As the pandemic struck the world, and our work lives became confined to the tiny windows of online meetings, we strived ahead, slowly but steadily, to reaffirm hope and opportunities, to make India greener, safer, and equitable for her people. Here is an overview of our ideas and actions in 2020, that give us confidence that opportunities to build a climate safe future for the country and the world not only exist, they are within sight and waiting to be seized.

Green jobs, clean rivers, sustainable transport:
When the pandemic urged us to reckon new opportunities

We laid out a Green Stimulus package that would create demand and jobs without or minimal government spending. These measures, we believe, would not only help in economic recovery, but also accelerate India’s environmental transition after the pandemic is over.

Our analysis of consumer behaviours and patterns arising from the pandemic, especially in transport and waste management, highlighted the need for fast-tracking pending actions towards sustainability.

India’s power grid in 2030:
Sun and wind can rule the roost, coal may rest

India has committed to a target of 450 GW renewable energy generation capacity by 2030, but it needs viable strategies to achieve this target. We laid out a comprehensive portfolio of options that India needs to deploy to increase the flexibility of its power system and integrate a large share of variable renewable energy. This work reaffirmed our hope and belief that India may not need any new coal-fired plant, beyond the current pipeline.

Building ideas and coalitions for
industry decarbonization

The demand for key materials is set to explode over the coming decades as India develops, risking significant high emission lock-in. We brought together CEOs from Indian industry, who committed to invest personal leadership in steering their companies on a low or near zero emissions pathway.

We began the spadework in two critical areas of industry transition- laying the roadmap for low carbon steel sector, and a first of its kind sector-wise assessment of hydrogen applications in India.

Developing climate solutions for today and
roadmaps for tomorrow

As extreme weather events played out alongside the pandemic, we developed a first of its kind Climate Atlas for India, and a Flood Early Warning System for cities. These advanced tools and products of climate science, we believe, will strengthen public policy and make India’s states and cities more climate ready and resilient.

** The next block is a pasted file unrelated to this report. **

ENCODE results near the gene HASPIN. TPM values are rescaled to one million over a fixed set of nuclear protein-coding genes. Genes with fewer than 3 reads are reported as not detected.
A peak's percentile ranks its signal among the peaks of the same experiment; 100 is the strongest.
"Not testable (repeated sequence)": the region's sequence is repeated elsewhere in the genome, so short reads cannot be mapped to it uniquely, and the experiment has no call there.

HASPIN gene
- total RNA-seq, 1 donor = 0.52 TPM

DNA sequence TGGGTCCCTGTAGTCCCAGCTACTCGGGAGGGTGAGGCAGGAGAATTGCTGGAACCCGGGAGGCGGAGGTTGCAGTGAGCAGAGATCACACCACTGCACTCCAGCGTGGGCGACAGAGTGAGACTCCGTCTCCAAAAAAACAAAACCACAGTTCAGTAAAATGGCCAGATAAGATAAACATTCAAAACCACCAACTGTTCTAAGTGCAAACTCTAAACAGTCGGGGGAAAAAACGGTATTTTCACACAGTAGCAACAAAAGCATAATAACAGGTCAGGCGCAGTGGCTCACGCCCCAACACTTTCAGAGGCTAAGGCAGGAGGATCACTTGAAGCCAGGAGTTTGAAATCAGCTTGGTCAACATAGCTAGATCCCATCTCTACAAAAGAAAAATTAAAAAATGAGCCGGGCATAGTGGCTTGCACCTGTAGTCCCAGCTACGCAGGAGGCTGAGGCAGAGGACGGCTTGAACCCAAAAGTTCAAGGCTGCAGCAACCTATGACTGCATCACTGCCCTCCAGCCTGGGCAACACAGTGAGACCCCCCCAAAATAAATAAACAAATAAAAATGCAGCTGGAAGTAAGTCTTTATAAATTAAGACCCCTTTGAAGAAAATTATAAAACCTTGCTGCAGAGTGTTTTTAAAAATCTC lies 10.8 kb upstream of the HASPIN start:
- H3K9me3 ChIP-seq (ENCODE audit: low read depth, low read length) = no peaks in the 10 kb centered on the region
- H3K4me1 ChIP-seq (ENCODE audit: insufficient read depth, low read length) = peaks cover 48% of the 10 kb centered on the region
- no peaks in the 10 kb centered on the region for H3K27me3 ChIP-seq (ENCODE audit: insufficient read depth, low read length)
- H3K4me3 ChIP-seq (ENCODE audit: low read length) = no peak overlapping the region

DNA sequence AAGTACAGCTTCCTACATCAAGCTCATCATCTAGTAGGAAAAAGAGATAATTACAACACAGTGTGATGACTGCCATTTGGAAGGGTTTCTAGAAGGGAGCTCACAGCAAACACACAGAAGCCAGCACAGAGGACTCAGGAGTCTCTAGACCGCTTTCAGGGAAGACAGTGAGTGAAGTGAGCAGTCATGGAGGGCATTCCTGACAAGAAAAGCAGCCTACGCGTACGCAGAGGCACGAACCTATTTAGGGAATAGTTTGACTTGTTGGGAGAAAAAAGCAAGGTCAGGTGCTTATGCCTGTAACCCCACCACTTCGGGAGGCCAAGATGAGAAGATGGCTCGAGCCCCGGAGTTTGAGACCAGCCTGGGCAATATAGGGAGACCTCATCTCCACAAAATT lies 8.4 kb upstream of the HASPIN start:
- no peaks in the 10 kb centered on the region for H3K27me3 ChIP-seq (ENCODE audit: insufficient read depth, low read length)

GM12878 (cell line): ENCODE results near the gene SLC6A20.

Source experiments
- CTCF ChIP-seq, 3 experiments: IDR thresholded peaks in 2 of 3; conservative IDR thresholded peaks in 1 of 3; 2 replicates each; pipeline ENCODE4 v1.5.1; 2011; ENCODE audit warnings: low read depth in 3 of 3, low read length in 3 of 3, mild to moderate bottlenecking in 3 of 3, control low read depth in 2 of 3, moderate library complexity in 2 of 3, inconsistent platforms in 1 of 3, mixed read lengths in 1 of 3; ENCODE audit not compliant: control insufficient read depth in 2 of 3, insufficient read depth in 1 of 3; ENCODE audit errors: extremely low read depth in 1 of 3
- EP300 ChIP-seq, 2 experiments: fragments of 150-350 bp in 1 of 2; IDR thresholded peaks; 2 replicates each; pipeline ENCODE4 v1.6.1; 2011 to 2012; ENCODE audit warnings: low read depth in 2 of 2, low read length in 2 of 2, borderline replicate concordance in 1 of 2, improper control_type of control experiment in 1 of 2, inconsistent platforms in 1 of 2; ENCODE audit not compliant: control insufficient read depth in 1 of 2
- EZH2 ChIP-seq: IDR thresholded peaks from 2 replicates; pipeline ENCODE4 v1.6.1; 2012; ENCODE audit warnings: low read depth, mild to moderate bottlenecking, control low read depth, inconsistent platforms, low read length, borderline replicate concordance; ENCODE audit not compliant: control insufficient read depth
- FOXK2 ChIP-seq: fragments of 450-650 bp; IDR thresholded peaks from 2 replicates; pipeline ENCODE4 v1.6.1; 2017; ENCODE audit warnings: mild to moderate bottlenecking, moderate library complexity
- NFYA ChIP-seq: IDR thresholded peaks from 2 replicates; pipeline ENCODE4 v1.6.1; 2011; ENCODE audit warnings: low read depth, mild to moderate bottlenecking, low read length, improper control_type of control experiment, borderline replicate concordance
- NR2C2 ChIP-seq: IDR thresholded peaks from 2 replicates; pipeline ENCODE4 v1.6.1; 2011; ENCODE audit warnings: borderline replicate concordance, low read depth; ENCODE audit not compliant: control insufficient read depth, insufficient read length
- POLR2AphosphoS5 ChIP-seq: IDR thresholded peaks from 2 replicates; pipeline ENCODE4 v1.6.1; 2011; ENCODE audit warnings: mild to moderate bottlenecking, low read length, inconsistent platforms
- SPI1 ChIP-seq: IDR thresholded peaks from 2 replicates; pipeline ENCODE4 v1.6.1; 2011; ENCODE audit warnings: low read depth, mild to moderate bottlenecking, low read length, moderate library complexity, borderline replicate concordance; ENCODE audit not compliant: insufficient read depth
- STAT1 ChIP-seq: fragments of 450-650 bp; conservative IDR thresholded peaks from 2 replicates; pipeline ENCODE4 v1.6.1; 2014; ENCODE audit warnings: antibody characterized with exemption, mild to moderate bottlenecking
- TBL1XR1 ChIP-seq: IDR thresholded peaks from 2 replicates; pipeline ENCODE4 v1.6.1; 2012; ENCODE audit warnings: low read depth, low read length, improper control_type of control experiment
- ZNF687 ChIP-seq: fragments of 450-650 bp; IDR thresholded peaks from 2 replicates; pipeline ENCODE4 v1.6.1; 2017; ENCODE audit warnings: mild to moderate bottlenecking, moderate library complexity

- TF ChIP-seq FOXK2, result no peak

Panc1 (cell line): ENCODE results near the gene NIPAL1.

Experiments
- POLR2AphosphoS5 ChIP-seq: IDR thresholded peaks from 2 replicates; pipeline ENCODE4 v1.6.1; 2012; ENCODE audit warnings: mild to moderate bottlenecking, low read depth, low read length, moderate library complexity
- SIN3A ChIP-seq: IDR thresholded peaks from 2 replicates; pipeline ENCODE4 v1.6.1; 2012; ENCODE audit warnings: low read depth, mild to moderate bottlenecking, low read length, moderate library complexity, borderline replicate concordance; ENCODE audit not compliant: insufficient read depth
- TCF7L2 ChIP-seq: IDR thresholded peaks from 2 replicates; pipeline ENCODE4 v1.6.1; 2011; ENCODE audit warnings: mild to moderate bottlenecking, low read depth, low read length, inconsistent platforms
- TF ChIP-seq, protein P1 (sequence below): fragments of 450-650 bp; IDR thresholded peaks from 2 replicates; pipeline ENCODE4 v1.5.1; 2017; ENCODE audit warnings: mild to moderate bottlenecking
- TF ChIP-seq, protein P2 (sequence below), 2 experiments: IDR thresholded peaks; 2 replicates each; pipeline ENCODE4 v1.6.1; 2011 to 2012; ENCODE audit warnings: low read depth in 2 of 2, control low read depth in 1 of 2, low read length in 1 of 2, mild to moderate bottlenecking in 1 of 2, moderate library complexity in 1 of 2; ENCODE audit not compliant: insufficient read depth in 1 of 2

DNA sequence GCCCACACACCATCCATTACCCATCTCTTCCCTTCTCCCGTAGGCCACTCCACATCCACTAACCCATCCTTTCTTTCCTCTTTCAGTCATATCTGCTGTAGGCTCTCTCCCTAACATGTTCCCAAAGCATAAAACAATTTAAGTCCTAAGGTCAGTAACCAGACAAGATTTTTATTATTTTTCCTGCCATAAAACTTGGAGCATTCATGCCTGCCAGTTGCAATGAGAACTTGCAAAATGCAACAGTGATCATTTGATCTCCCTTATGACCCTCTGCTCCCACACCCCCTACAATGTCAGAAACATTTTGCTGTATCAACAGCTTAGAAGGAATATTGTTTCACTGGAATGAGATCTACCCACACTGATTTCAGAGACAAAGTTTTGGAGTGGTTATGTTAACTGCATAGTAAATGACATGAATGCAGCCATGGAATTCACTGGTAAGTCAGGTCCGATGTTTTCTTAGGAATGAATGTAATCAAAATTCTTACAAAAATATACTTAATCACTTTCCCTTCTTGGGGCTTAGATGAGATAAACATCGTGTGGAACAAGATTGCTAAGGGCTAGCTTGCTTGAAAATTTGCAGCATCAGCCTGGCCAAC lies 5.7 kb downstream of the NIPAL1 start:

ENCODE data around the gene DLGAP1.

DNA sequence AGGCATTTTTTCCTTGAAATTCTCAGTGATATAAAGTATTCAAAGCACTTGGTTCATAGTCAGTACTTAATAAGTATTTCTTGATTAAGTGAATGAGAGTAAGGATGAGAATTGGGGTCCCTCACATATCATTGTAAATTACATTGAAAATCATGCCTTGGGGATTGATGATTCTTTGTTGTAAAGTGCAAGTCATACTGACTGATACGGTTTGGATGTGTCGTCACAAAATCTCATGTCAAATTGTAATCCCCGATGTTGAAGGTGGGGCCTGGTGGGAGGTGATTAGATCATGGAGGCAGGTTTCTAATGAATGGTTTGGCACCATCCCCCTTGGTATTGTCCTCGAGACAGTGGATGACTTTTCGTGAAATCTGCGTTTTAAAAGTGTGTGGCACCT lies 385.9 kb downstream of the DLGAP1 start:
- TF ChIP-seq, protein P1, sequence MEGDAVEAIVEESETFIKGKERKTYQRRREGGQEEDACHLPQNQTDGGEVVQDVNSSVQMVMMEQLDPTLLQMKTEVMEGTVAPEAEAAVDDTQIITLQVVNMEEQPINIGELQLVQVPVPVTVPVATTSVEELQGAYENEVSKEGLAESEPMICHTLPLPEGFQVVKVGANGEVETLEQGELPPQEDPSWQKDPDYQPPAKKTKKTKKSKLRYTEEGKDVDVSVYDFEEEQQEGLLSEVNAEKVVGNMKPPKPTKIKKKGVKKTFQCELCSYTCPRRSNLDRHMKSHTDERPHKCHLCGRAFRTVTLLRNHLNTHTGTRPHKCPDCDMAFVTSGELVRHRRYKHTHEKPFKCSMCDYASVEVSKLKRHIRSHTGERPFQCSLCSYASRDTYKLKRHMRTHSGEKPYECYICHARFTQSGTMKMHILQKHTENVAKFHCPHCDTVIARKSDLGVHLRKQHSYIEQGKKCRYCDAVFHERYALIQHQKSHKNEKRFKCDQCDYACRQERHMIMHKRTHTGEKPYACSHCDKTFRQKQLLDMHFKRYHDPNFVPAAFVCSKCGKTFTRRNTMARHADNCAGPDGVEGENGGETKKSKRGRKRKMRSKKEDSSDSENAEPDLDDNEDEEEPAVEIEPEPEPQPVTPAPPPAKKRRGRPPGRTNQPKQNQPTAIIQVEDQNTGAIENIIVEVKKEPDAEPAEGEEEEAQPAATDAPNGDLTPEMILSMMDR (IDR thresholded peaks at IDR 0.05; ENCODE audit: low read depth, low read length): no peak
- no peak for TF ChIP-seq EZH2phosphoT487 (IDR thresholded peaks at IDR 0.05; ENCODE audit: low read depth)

We developed frameworks for India’s mid-century strategy for mitigation and adaptation, aiming to help decision makers, keep in sight both climate and developmental goals necessary for India’s growth.

Cleaning India’s ailing air

India needs to accelerate LPG access to poor, shift its fleet of commercial vehicles to BS VI, and take actions for managing its agriculture residue. We put forth three clear priority actions for India to clean up its air.

Air pollution does not follow administrative boundaries, and needs to be tackled in ‘airsheds’ where it is caused. Our research and analysis will assist the new Commission for Air Quality Management in National Capital Region and Adjoining Areas.

Securing India’s soil health and farm incomes

Our decade long research in nanobiotechnology delivered products ready for commercialization in India and overseas. These include nanobiofertilizers and nanopesticides that can potentially alter chemical intensive farming to smart, precision and natural materials-based agriculture. Further, we helped the government frame the first set of guidelines to ensure the quality, safety and efficacy of nano-based products in the food and agriculture sector in India.

Feet on the ground

For decades now, influencing policymaking at the top, means that we work harder on ground. This year too, unbeknownst to an imminent lockdown, we were busy cleaning beaches and mangroves in Mumbai, installing solar street lights in Assam, and estimating the economic value of the Delhi Zoo. Right in the middle of the pandemic, our teams landed in the burning oil fields of Baghjan to assess the environmental impact of the disaster. And as the lockdown lifted, our colleagues returned from socially distant circles back to the field, to resume workshops on biomedical waste in Varanasi.